Joy is no less worthy of art than grief. It may be time to stop `privileging' spiritual turmoil over pleasure as a measure of profundity, though the Judeo-Christian heritage of our art and music has esteemed penitence over confidence and anguish over exuberance. I suggest that readers keep this little aesthetic credo of mine in mind when they consider my judgments of music.
Georg Philipp Telemann (1681-1767) was a confident composer, far more plausible at portraying certainty than doubt, or exhiliration than serenity, in his music. Charm was his forte; sensual enjoyment and audience satisfaction were always his goals, even in his most pious religious compositions. If it's a darker affect that you require, you'll be more satisfied with Zelenka or Bach, but don't confound emotional affect with purely musical inventiveness and complexity. As a musical technician, Telemann was second to none in his era. Whether his immense facility was a blessing or a curse will have to be decided the listener, with the power of purchase.
Telemann was minutely selective about texts for his vocal works. He cultivated the literati of Hamburg and greater Germany assiduously, in particular the poet FG Klopstock, the only German poet of that era whose reputation remains intact. Telemann was also meticulous in aligning his vocal melodies with the natural rhythms and inflections of his texts. Bach often treated his solo voices as instruments on a par with the violins and flutes, whereas Telemann consistently distinguished the voice from the frequently ornate obbligato instrumental lines that grace and `comment' upon his songlike vocal lines. If you can understand spoken German, you will be able to follow the words of a Telemann recitativo or aria without a printed libretto; I for one am rarely able to do that with Bach unless I already know the text. In this way, Telemann can be perceived as a progressive composer, a harbinger of Mozart and of the Romatic Lieder composers.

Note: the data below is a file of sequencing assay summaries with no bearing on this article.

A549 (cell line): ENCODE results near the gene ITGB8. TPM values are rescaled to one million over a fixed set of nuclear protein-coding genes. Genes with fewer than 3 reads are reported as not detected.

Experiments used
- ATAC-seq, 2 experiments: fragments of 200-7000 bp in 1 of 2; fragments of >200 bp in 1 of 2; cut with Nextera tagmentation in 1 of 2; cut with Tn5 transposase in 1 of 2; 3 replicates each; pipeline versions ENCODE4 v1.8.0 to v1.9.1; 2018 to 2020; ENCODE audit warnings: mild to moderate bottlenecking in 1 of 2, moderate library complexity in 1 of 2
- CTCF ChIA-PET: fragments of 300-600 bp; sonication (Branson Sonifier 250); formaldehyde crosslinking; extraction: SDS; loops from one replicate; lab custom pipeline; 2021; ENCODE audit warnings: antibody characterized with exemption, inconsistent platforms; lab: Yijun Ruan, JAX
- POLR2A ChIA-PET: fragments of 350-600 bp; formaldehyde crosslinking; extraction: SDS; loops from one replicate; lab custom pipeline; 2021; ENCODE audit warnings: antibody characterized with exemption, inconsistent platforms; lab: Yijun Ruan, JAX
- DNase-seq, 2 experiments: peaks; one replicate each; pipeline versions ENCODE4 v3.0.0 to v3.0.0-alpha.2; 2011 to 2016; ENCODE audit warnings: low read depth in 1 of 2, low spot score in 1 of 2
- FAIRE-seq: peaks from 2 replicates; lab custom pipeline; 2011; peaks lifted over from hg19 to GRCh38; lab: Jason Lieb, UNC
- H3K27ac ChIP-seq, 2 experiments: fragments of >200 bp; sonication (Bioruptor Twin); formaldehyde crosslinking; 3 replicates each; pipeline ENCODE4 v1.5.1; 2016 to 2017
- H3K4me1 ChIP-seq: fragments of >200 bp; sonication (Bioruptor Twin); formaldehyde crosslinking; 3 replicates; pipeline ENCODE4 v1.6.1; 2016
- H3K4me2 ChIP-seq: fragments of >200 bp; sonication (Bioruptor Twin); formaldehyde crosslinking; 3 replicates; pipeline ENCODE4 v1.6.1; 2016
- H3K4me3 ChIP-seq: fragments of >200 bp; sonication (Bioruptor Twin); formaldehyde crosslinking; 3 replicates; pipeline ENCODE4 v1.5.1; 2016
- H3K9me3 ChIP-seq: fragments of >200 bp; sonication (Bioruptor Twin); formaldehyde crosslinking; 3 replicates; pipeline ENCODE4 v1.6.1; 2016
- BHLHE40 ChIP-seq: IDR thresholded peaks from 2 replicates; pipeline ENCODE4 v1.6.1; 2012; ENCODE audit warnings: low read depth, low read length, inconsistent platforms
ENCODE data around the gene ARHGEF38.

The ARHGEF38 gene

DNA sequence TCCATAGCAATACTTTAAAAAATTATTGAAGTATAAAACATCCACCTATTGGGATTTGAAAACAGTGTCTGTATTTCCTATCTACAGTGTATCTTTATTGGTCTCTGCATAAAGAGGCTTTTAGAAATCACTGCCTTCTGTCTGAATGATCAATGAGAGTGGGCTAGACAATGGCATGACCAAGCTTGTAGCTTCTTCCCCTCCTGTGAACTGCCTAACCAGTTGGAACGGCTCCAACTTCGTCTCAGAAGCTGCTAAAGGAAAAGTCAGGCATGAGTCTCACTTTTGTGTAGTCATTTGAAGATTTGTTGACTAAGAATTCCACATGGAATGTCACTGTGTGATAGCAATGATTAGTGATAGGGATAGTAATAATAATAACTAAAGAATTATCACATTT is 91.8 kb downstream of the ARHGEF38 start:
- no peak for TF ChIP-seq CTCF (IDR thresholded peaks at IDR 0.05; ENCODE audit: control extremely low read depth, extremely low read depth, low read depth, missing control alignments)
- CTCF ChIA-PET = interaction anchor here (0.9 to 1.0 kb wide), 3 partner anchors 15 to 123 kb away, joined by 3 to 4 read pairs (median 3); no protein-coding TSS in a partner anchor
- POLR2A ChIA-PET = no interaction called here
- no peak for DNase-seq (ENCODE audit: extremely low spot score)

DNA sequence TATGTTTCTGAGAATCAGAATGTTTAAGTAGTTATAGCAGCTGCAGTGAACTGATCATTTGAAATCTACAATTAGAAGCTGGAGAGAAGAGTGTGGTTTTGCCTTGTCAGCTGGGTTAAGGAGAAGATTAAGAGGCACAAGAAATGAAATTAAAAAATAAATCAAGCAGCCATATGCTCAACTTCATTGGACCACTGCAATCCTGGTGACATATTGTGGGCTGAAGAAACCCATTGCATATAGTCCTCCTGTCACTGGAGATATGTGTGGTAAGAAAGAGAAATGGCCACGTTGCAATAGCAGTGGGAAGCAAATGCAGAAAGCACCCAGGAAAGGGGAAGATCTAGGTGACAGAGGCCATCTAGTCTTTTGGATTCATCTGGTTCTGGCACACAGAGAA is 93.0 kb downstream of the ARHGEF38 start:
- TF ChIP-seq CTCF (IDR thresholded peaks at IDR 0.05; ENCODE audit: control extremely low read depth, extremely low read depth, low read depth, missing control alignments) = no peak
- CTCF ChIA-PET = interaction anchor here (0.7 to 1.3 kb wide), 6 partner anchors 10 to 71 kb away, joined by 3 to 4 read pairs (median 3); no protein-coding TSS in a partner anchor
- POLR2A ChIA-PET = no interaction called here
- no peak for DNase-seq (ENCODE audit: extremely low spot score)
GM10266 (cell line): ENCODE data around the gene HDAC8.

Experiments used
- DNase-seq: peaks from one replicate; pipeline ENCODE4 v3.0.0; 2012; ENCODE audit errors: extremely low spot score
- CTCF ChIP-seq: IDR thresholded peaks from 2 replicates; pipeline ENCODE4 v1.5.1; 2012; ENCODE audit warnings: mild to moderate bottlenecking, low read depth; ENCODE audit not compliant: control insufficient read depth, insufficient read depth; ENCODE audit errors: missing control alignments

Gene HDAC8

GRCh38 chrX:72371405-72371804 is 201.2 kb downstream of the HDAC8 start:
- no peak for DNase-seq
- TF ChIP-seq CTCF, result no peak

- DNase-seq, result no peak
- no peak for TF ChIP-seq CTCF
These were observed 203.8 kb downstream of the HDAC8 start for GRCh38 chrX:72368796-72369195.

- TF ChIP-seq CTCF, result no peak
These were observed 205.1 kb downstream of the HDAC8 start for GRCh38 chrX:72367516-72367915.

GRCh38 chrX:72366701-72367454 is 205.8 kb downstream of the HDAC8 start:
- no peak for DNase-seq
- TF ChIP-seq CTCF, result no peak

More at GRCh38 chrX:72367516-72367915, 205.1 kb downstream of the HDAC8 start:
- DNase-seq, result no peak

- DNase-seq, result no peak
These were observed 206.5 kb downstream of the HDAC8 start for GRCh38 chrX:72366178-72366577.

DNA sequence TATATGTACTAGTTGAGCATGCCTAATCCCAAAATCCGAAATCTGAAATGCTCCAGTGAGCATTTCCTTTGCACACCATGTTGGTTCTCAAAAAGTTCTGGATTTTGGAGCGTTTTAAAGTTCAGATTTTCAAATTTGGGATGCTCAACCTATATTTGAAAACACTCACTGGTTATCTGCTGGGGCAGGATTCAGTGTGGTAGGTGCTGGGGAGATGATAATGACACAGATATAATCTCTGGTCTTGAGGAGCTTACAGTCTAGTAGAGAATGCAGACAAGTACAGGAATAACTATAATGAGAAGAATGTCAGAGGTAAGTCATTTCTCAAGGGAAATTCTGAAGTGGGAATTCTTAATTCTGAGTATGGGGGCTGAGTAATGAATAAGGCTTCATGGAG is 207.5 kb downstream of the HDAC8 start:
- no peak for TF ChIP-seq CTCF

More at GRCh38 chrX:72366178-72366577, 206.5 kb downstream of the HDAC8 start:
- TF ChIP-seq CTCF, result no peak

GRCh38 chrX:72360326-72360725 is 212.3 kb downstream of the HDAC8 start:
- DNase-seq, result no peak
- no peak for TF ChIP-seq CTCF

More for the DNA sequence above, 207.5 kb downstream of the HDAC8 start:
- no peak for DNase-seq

The three cantatas on this CD by the Accademia Daniel are prime examples of Telemann's emotional disposition, of his attentiveness to the expectations of his audience, and of his commitment to appropriate expression of his texts.
"Zerschmettert die Götzen" (Smash the Idols) was written in 1751, when Telemann was 70 years old, for the consecration of a new church in the minor city of Nienstedten, near Hamburg. The anonymous text refers quite specifically to that occasion, and it's probable that the cantata was performed only once, in conjunction with a sermon and liturgy. Two singers - soprano and bass - and perhaps a dozen instrumentalists from the Hamburg theater orchestras traveled to Nienstedten for the performance, far fewer than would have served at a consecration of a lerge city church. Nevertheless, the music is grand and festive, a result Telemann achieved through his effective use of trumpets, tympani, and oboe. It begins with a rousing aria for basso, describing the jubilation of the people at the destruction of false gods. Portions of this aria recur between later recitativos, establishing a broad unity to the cantata. The duet recitativo of the second track is a lovely example of Telemann's gift for making language musical and music eloquent. Throughout the first `Act' of the cantata, which probably preceded the sermon, both text and music are celebrations of confident faith and bold rejections of blood sacrifice and idol-worship. The second `Abteilung', perhaps sung during communion, is a five-and-a-half minute masterpiece, surely as fine as any, a bass/soprano duet that is structuarlly really a contrapuntal trio, with the oboe providing the third flamboyant voice. The text is a prayer for stability in future times. The third division is all gusto, all self congratulation and civic pride - a recitativo announcing the firmness of the congregation's faith; an aria acclaiming God, music, and the locale, in that order; and a chorale of joy. The congregation of Nienstadten paid a handsome commission for this music, but I'm certain they felt they got their money's worth.